Random and not so random musings from a 5th generation NE Missourian who became a 1st generation Episcopalian. Let the good times roll!

(Photo of the various knots that make up the tzitzit in Ashkenazi (top) and Sephardic (bottom) style)

I think I'm having one of those weeks where I'm listening to my inner crypto-Jew.

As many of you know, I spent a lot of years learning about Jewish tradition in order to help out my retired pathologist friend M. with being a more active part in his Jewish community. At first I learned things just so I wouldn't look like a dolt at M.'s synagogue or make a faux pas at his Passover seders. But over time, I began to realize that learning a lot of Jewish symbolism and mystery helped me be more in touch with my own Christianity. I enjoy how thousands of years of the little details of Judaism shaped much of our own Christian symbolism, and it gives me a very connected feeling to God, that "God is in the details."

Take something as simple as the fringes on the tallis (the Jewish prayer shawl.) These fringes, or tzitzit, are made in a very specific fashion. Deuteronomic law says they should be made of 39 windings. Thirty-nine, when counted out as in the gematria (where Hebrew letters have a numerical equivalent) is the equivalent to part of the Shema--the equivalent of the phrase "The Lord is One.") Tzitzit are woven on the four corners of the shawl--the four corners of the earth.

Now, Ashkenazis wind those 39 winds in a different pattern (7-8-11-13, the same number of winds if one were to tie according to the Talmud's instruction of 13 hulyot of 3 winds each.) Sephardics wind it 10-5-6-5, (the numerical equivalent of YHWH,) but that's not a big deal in my mind. Each have their own reasons.

But Rabbi Arthur Waskow tends to like to discuss a more modern interpretation of the tzitzit. He likes to explain that the strings of the tassels are an extension of the person who wears them, and they reach out like fingers into the universe. In the space between the strings lies the universe, reaching fingers of air towards the person. The fringe is not only "the strings." The fringe is the combination of the strings and the spaces. It is in that space that we interact with the world, like enmeshed fingers of two hands.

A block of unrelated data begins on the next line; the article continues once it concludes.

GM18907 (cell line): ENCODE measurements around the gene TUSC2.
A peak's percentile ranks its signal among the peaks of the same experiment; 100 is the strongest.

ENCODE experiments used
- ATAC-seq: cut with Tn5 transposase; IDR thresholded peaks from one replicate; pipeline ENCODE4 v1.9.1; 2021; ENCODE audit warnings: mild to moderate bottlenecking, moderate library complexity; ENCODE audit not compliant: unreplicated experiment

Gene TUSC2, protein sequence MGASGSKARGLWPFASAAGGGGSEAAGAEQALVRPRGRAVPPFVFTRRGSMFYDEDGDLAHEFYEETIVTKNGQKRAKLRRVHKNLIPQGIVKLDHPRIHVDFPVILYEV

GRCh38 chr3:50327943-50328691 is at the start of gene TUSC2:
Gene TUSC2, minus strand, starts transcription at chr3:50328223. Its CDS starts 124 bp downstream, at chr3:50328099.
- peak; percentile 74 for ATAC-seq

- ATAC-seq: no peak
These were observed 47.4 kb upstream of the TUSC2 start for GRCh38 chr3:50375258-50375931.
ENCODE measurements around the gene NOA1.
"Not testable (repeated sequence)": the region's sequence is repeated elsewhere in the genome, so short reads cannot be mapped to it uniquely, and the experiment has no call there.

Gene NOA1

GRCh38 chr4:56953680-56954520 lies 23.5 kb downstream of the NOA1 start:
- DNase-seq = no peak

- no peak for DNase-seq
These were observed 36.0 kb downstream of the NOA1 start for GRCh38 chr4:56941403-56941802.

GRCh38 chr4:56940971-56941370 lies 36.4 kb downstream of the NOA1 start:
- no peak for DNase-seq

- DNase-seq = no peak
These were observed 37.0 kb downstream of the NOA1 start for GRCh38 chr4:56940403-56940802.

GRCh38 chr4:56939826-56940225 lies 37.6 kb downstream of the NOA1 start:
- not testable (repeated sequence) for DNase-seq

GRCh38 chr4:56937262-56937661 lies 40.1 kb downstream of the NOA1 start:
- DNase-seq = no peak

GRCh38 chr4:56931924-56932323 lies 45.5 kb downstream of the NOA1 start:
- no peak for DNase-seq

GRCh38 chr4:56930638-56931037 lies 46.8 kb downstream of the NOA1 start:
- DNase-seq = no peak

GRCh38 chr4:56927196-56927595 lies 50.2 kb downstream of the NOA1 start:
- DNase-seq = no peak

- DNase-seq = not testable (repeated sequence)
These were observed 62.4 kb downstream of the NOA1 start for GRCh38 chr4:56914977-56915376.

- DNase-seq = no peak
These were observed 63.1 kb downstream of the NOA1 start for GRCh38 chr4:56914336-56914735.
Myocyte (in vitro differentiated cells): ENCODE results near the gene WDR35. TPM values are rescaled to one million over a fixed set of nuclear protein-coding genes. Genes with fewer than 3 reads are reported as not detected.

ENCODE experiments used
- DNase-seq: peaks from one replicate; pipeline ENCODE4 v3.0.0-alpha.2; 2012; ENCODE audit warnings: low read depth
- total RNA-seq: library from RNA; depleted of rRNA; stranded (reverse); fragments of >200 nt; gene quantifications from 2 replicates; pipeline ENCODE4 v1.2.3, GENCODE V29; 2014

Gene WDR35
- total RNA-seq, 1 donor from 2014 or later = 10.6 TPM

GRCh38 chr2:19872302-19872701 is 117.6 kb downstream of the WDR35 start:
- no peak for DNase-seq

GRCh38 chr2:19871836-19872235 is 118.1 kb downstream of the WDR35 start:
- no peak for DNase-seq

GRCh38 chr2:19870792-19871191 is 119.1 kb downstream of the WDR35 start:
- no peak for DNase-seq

That is an incredibly powerful thought.

Think about the Gospel stories where people touch Jesus' robe for healing. Jesus, being a good Jewish boy, probably was wearing his tallis. I like to think as those people clamored for healing, they reached for his tallis, and their hands brushed the tzitzit of his tallis.

Jesus--living tzitzit personified. Wow.

But it doesn't stop there. There's nothing to stop US from being living tzitzit. We can be the place where our most holy selves encounter the world--or we can be the place where the basest parts of ourselves meet the world. I think about how some of us might be plain white tzitzit, and some of us tend to have a few more colorful threads woven into us. We might not be able to travel to the four corners of the world, but we certainly are in sight of the four corners of ourselves.

I also think about the business of "fringe" out on the edges. How far to the edge do we go to put the hand of God's love in the world? I know I probably don't reach far enough. But I do like the idea that if we are living tzitzit, we are wearing a natural extension of God's love, that sort of flaps and swings in the breeze of the Holy Spirit...and perhaps we should simply follow where our tzitzit fly in that breeze.


Just curious.. in what tradition were you raised?

LCMS Lutheran. In rural Missouri. Wouldn't have known a faith tradition outside of Christianity if it had bitten me. But I have since learned that some of my German ancestors might have Jewish roots and simply converted to Christianity because the Lutheran church was the only German-speaking entity in rural Missouri in the 1830's.

I ask because one of my friends is like me (a Southern Baptist turned Episcopalian) and both of us have developed an affinity for Judaism, so I am wondering if there are others like us or if we're just both a little off. The way we were raised largely excluded the role of Jewish culture/religion in Jesus' message and actions and since we understand that message to be skewed, we seek the Jewish perspective to learn more about what Jesus really said and did.

And now that you said you might have Jewish roots, I'm a little jealous because I'm looking for a legitimate reason to hang a mezuzah on my door.



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Kirksville, Missouri, United States
I'm a longtime area resident of that quirky and wonderful place called Kirksville, MO and am wondering what God has hiding round the next corner in my life.

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